ca_certificate: ./etcd_certs/ca.pem
  • endpoints - array of etcd cluster endpoints
  • certificate - path to etcd client certificate
  • key - path to etcd client certificate key
  • ca_certificate - path to etcd client ca certificate

You need to specify all etcd peer endpoints in the list.

Certificate and corresponding key is used to authenticate the access to etcd. The paths used are relative to the path where the cluster.yml file was loaded from.

Webhook Token Authentication

Cluster supports webhook for verifying bearer tokens.

authentication:
  token_webhook:
    config:
      cluster:
        name: token-reviewer
        server: http://localhost:9292/token
        certificate_authority: /path/to/ca.pem # optional
      user:
        name: kube-apiserver
        client_key: /path/to/key.pem # optional
        client_certificate: /path/to/cert.pem # optional
    cache_ttl: 5m # optional

Audit Webhook

Cluster supports setting up audit webhooks for external audit event collection.

audit:
 server: "http://audit.example.com/webhook"
  • server - audit webhook receiver URL

Audit events are delivered in batched mode, multiple events in one webhook POST request.

Currently audit events are configured to be emitted at Metadata level. See: https://github.com/kubernetes/community/blob/master/contributors/design-proposals/api-machinery/auditing.md#levels

Cloud Provider

Pharos Cluster supports a concept of cloud providers. Cloud provider is a module that provides an interface for managing load balancers, nodes (i.e. hosts) and networking routes. Optionally you can also configure the path to the cloud provider configuration file.

cloud:
  provider: openstack
  config: ./cloud-config
  • provider - specify used cloud provider (default: no cloud provider)
  • config - path to provider specific cloud configuration file (default: no configuration file)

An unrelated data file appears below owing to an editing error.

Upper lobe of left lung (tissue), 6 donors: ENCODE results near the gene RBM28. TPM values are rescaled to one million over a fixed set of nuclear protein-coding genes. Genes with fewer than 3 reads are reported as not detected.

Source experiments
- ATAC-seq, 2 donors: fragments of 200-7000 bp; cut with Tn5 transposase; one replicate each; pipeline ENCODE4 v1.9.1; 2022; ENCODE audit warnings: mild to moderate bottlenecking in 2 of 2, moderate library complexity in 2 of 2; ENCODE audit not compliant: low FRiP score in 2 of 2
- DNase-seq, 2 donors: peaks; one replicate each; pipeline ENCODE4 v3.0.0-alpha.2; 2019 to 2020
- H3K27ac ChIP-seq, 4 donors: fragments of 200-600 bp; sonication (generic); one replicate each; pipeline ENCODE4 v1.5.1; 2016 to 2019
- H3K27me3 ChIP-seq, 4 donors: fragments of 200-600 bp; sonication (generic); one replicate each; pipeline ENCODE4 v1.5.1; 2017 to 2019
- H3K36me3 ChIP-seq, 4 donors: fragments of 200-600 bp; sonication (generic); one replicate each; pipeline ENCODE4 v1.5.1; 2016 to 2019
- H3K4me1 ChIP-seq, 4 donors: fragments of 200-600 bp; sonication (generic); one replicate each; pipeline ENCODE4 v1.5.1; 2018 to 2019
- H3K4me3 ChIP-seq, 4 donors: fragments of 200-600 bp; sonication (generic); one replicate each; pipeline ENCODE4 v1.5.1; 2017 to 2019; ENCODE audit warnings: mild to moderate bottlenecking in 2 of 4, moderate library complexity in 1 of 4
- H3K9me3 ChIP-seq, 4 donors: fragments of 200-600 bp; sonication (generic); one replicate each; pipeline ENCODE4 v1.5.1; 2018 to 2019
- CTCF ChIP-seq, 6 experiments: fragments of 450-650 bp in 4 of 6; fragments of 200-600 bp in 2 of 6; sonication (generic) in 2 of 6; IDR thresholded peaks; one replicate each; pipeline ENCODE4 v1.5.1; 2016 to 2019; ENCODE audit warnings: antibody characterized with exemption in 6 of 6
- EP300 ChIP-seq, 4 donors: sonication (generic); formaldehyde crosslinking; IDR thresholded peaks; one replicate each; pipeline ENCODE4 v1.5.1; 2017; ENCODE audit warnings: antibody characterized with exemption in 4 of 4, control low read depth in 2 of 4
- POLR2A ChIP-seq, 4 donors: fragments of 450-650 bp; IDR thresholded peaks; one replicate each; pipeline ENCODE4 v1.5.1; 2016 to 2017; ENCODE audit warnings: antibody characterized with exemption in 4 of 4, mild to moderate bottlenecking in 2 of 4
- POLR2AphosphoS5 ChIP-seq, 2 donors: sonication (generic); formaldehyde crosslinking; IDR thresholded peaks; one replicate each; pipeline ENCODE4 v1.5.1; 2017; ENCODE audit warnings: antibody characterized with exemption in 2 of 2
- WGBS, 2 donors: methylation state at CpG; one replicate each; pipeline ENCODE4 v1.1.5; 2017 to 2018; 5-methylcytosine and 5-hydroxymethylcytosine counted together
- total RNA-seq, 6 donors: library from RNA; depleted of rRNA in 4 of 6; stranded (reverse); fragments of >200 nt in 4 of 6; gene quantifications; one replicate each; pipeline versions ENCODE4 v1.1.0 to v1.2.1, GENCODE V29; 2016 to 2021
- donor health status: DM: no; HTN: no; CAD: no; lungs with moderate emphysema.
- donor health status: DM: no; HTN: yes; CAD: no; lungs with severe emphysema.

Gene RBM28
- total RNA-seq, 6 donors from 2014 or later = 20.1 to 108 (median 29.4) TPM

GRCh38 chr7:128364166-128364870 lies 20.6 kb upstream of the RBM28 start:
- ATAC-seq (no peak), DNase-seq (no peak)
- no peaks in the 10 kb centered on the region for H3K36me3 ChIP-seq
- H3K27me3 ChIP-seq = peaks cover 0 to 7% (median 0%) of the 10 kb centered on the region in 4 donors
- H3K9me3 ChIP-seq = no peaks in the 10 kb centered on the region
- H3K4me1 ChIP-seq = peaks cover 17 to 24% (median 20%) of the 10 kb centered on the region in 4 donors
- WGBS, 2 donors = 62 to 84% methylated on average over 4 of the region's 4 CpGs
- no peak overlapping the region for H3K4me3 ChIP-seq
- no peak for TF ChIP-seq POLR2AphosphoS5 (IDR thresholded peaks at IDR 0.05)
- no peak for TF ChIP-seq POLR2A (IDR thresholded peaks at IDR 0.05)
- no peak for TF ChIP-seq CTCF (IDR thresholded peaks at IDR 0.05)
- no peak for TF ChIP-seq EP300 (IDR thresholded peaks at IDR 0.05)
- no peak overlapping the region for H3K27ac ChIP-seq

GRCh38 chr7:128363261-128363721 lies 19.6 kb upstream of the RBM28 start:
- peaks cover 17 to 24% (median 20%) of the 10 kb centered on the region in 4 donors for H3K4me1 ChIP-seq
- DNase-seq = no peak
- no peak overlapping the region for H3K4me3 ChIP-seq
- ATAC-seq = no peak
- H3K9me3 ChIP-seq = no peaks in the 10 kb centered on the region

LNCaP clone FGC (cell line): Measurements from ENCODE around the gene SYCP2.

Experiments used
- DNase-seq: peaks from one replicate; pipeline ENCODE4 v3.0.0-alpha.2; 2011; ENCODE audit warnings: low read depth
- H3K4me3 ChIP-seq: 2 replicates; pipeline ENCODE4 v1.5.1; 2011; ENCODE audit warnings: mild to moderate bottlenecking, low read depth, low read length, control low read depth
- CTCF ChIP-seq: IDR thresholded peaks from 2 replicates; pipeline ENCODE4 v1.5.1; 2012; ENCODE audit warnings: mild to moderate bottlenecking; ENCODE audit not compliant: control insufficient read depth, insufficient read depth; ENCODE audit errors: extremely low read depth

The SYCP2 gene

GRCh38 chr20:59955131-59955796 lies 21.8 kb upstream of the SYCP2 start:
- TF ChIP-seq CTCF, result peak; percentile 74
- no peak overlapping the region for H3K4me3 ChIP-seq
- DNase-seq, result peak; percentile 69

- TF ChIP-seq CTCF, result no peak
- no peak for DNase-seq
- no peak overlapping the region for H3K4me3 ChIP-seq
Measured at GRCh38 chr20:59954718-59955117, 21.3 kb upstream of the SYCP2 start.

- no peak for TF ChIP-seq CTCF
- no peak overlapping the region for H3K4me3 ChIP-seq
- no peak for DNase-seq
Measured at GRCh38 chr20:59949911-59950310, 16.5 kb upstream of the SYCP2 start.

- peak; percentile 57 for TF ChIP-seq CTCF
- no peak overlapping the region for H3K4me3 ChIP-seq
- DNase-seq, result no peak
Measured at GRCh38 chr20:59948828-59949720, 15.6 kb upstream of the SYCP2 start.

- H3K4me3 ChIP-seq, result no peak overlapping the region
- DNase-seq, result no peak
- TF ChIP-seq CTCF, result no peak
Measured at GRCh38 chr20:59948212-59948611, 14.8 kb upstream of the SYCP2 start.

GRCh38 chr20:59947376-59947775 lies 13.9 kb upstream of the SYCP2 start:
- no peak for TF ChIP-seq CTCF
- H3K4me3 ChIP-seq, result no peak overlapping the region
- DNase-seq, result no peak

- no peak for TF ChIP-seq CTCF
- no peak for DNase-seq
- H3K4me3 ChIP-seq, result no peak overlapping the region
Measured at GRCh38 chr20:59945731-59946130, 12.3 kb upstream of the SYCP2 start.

AWS Cloud Provider

cloud:
  provider: aws

All nodes added to the cluster must be able to communicate with EC2 so that they can create and remove resources. You can enable this interaction by using an IAM role attached to the EC2 instance.

Example IAM role:

{
  "Version": "2012-10-17",
  "Statement": [
    {
      "Effect": "Allow",
      "Action": ["ec2:*"],
      "Resource": ["*"]
    },
    {
      "Effect": "Allow",
      "Action": ["elasticloadbalancing:*"],
      "Resource": ["*"]
    }
  ]
}
Configuring ClusterID

AWS cloud provider needs a ClusterID tag for following resources in a cluster:

  • ec2 instances - all EC2 instances that belong to the cluster
  • security groups - the security group used for the cluster

Tag syntax:

  • key = kubernetes.io/cluster/<CLUSTER_ID>
  • value = shared

Note: autoscaling launch configuration should tag EC2 instances with value owned.

Openstack Cloud Provider

cloud:
  provider: openstack
  config: ./openstack-cloud-config

Kubernetes knows how to interact with OpenStack via the cloud configuration file. It is the file that will provide Kubernetes with credentials and location for the OpenStack auth endpoint. You can create a cloud.conf file by specifying the following details in it.

Example Openstack Cloud Configuration

This is an example of a typical configuration that touches the values that most often need to be set. It points the provider at the OpenStack cloud’s Keystone endpointa and provides details for how to authenticate with it:

[Global]
username=user
password=pass
auth-url=https://<keystone_ip>/identity/v3
tenant-id=c869168a828847f39f7f06edd7305637
domain-id=2a73b8f597c04551a0fdc8e95544be8a

For more details see Kubernetes cloud.conf documentation.

Kubernetes Network Proxy

The Kubernetes network proxy (kube-proxy) can be configured to run in different operating modes. If the default iptables mode is not appropriate, then this can also be configured to use the userspace or (experimental) ipvs modes.

kube_proxy:
  mode: ipvs
  • mode - one of userspace, iptables (default) or ipvs (experimental)

External Addons

It's possible to load external addons from custom paths by defining addon_paths. Paths are relative to the cluster.yml.

addon_paths:
  - "./myaddons"